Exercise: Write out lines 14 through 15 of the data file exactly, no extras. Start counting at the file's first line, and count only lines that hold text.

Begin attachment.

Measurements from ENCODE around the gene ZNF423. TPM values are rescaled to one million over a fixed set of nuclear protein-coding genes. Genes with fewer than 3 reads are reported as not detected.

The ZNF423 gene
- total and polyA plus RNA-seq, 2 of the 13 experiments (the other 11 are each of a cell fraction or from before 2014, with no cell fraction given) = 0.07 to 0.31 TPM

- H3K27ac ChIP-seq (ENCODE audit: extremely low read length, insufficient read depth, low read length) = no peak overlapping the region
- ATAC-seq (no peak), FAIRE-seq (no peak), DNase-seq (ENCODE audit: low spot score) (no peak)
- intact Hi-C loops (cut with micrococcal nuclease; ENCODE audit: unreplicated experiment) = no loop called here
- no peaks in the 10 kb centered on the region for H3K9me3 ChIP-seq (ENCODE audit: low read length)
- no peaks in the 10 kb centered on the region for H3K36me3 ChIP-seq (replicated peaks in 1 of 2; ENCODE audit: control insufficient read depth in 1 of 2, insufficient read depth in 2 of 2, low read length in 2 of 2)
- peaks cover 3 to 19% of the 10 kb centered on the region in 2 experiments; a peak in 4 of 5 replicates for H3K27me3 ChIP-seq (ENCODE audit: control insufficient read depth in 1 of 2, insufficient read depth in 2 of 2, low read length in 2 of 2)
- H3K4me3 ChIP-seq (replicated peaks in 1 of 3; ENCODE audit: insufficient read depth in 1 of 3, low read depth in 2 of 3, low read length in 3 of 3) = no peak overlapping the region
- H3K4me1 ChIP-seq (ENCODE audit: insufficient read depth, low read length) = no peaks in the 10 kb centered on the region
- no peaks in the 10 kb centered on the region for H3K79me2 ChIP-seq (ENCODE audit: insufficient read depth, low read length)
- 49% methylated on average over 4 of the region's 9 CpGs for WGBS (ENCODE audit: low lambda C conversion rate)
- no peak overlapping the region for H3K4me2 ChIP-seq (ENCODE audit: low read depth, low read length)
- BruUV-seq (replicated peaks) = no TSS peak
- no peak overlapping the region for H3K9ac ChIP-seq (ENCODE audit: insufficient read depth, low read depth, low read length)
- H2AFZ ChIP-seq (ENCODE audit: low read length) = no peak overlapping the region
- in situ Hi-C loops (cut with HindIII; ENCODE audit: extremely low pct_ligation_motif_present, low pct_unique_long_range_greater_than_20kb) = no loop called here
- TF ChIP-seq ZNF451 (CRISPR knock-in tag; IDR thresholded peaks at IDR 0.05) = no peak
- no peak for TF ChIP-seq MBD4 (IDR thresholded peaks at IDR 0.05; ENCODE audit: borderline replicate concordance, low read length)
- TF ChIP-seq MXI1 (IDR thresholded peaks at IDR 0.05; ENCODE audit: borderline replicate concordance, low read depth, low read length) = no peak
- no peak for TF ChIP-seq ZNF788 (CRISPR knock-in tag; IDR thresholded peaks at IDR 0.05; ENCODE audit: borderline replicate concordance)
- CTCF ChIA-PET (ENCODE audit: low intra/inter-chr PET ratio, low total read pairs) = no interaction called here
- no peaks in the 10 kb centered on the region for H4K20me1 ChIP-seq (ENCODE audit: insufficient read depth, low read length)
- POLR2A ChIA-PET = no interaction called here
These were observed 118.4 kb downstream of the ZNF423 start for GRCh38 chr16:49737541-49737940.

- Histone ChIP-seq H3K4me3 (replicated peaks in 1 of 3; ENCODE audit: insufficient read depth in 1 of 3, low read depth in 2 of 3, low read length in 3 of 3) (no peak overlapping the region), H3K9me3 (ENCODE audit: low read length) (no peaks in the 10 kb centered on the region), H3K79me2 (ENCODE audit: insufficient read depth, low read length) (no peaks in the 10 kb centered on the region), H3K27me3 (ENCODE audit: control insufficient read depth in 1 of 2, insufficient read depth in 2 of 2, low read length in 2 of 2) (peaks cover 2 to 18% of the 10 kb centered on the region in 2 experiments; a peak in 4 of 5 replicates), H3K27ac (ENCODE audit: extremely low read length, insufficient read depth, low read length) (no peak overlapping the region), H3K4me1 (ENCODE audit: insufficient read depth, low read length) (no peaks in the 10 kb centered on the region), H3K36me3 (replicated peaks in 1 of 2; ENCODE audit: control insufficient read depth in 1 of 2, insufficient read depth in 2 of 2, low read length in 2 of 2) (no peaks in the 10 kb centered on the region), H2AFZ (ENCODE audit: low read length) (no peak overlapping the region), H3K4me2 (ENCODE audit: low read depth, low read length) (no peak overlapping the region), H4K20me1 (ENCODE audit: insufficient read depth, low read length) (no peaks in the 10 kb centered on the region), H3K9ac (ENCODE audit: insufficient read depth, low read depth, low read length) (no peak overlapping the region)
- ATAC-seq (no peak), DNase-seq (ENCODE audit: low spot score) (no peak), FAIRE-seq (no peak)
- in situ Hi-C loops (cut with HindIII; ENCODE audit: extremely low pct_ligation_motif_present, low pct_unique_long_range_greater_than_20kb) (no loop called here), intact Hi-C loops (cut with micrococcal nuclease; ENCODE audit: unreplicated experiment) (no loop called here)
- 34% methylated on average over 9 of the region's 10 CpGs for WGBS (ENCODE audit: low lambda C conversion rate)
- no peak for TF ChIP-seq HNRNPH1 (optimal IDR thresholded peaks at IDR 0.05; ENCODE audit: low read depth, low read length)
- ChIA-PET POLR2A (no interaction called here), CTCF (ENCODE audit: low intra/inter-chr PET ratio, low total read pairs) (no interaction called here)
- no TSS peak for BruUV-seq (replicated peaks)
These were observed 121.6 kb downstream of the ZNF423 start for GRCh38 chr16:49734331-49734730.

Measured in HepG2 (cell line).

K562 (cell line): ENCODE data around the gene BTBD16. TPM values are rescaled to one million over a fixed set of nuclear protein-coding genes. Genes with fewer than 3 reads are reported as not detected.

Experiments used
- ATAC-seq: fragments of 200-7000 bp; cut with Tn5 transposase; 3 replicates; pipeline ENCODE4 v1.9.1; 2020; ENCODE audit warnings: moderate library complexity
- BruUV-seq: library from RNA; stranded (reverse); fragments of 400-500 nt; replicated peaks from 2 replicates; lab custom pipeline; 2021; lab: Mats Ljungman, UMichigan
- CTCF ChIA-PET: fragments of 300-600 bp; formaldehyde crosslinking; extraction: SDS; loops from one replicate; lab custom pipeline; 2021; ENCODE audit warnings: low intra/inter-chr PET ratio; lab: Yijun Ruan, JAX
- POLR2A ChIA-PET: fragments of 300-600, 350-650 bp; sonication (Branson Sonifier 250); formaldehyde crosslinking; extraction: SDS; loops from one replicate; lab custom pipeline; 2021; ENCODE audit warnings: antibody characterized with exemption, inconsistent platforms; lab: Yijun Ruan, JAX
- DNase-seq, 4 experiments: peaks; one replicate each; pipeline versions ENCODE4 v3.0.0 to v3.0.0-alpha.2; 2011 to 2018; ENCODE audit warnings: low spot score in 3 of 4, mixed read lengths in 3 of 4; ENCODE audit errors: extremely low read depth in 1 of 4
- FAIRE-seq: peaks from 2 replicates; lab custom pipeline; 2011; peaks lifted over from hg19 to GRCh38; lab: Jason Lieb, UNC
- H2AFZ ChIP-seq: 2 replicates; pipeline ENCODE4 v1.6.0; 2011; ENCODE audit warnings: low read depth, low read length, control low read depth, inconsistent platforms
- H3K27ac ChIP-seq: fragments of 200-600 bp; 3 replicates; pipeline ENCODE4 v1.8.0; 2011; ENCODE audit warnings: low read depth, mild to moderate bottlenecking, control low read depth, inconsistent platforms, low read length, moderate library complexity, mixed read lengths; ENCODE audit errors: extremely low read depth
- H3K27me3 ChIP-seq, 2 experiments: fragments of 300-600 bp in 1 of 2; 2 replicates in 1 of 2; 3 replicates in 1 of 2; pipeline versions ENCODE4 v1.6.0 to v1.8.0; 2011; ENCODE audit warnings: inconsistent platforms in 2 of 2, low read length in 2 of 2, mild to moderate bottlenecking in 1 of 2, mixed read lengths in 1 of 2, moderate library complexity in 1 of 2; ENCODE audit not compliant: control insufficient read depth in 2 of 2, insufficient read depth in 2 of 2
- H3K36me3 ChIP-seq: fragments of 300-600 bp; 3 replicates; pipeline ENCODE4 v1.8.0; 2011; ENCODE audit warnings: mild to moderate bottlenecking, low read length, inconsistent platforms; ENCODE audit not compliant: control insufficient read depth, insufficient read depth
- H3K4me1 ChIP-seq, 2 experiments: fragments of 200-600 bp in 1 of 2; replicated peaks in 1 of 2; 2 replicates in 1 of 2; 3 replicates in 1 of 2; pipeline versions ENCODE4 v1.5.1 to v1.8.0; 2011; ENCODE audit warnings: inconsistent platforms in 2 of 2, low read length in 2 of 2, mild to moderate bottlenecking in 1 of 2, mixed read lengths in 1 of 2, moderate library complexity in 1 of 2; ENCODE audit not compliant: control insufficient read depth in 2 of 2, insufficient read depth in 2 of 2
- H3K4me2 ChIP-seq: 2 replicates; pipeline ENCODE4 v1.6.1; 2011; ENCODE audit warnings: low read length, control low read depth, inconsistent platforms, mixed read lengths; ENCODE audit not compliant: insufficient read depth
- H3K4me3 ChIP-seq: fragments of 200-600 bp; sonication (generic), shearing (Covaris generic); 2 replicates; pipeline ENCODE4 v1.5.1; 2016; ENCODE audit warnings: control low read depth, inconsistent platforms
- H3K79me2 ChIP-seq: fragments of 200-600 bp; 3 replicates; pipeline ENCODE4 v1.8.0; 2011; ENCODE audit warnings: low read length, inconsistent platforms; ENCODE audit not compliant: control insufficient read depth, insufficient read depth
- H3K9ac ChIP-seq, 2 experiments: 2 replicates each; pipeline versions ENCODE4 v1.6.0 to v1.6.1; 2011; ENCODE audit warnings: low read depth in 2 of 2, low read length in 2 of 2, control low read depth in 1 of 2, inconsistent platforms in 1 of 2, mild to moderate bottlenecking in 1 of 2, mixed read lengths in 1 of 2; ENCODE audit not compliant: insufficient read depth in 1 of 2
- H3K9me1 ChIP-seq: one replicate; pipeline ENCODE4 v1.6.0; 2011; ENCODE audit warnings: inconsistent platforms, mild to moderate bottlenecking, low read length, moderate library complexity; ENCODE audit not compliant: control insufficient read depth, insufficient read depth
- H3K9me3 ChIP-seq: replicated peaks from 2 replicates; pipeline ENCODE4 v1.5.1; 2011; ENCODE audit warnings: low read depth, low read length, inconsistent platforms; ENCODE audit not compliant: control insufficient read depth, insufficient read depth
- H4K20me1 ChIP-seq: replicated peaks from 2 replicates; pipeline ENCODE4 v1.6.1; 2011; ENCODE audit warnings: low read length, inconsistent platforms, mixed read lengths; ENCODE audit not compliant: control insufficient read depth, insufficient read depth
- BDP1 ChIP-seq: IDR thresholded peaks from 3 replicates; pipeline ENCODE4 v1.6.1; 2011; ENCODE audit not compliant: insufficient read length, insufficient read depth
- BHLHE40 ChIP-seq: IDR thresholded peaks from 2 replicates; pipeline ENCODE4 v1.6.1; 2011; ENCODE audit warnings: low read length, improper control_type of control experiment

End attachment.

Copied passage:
- no peak overlapping the region for H3K4me2 ChIP-seq (ENCODE audit: low read depth, low read length)
- BruUV-seq (replicated peaks) = no TSS peak